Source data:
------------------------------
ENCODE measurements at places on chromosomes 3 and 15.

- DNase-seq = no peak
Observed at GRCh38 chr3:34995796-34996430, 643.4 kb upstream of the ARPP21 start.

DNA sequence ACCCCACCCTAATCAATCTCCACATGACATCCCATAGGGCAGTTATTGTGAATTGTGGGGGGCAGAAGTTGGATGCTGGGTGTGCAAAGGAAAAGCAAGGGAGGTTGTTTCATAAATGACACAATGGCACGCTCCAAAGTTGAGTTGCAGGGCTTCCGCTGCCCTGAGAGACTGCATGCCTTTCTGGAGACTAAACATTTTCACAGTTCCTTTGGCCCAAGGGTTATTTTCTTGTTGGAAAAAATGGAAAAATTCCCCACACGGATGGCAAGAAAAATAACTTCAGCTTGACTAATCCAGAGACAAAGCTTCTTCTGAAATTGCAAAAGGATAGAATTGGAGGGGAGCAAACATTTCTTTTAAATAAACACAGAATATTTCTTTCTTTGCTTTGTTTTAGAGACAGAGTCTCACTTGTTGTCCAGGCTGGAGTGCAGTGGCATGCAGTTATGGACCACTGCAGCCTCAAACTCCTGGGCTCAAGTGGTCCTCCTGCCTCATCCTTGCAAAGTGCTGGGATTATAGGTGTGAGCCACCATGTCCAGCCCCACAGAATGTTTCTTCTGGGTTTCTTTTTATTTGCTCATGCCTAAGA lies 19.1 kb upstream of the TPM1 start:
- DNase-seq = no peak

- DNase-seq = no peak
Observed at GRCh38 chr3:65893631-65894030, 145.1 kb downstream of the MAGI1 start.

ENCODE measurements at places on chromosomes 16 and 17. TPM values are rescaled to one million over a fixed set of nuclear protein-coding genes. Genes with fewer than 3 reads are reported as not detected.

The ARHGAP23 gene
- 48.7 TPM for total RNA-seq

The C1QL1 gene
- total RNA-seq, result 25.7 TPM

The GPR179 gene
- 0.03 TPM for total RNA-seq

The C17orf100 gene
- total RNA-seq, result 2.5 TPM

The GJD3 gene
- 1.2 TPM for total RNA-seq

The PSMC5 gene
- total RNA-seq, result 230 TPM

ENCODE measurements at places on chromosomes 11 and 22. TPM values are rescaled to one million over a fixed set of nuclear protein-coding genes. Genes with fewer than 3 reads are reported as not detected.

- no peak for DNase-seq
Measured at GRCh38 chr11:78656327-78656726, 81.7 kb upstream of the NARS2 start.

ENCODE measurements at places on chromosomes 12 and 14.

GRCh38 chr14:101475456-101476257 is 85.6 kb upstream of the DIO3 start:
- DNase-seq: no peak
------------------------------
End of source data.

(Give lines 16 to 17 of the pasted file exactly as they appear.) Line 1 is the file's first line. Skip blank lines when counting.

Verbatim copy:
- total RNA-seq, result 2.5 TPM

The GJD3 gene